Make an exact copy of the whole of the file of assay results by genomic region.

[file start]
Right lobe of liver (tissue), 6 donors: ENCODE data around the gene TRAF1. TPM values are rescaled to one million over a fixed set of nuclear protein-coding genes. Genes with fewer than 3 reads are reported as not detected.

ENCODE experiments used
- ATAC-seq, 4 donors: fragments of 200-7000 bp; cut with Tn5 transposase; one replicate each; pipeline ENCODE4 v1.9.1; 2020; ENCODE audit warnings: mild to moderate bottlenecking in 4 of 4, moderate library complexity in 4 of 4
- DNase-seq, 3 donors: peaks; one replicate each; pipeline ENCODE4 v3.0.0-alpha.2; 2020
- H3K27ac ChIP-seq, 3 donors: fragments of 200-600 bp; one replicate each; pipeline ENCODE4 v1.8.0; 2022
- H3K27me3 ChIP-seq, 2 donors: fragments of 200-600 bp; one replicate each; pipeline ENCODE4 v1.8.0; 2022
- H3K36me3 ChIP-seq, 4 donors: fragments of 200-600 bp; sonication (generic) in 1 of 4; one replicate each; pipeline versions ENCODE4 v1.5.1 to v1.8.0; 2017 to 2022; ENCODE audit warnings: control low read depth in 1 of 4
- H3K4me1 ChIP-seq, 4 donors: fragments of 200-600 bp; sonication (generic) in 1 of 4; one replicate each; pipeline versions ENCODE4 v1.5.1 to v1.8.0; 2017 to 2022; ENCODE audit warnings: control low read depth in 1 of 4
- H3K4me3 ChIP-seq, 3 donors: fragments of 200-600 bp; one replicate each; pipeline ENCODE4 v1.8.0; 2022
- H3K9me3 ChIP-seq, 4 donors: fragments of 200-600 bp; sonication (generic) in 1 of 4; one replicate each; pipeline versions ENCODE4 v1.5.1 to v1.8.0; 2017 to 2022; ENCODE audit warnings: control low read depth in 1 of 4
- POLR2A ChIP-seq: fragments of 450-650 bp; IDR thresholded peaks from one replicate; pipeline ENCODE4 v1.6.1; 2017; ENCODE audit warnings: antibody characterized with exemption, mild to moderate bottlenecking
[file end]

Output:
Right lobe of liver (tissue), 6 donors: ENCODE data around the gene TRAF1. TPM values are rescaled to one million over a fixed set of nuclear protein-coding genes. Genes with fewer than 3 reads are reported as not detected.

ENCODE experiments used
- ATAC-seq, 4 donors: fragments of 200-7000 bp; cut with Tn5 transposase; one replicate each; pipeline ENCODE4 v1.9.1; 2020; ENCODE audit warnings: mild to moderate bottlenecking in 4 of 4, moderate library complexity in 4 of 4
- DNase-seq, 3 donors: peaks; one replicate each; pipeline ENCODE4 v3.0.0-alpha.2; 2020
- H3K27ac ChIP-seq, 3 donors: fragments of 200-600 bp; one replicate each; pipeline ENCODE4 v1.8.0; 2022
- H3K27me3 ChIP-seq, 2 donors: fragments of 200-600 bp; one replicate each; pipeline ENCODE4 v1.8.0; 2022
- H3K36me3 ChIP-seq, 4 donors: fragments of 200-600 bp; sonication (generic) in 1 of 4; one replicate each; pipeline versions ENCODE4 v1.5.1 to v1.8.0; 2017 to 2022; ENCODE audit warnings: control low read depth in 1 of 4
- H3K4me1 ChIP-seq, 4 donors: fragments of 200-600 bp; sonication (generic) in 1 of 4; one replicate each; pipeline versions ENCODE4 v1.5.1 to v1.8.0; 2017 to 2022; ENCODE audit warnings: control low read depth in 1 of 4
- H3K4me3 ChIP-seq, 3 donors: fragments of 200-600 bp; one replicate each; pipeline ENCODE4 v1.8.0; 2022
- H3K9me3 ChIP-seq, 4 donors: fragments of 200-600 bp; sonication (generic) in 1 of 4; one replicate each; pipeline versions ENCODE4 v1.5.1 to v1.8.0; 2017 to 2022; ENCODE audit warnings: control low read depth in 1 of 4
- POLR2A ChIP-seq: fragments of 450-650 bp; IDR thresholded peaks from one replicate; pipeline ENCODE4 v1.6.1; 2017; ENCODE audit warnings: antibody characterized with exemption, mild to moderate bottlenecking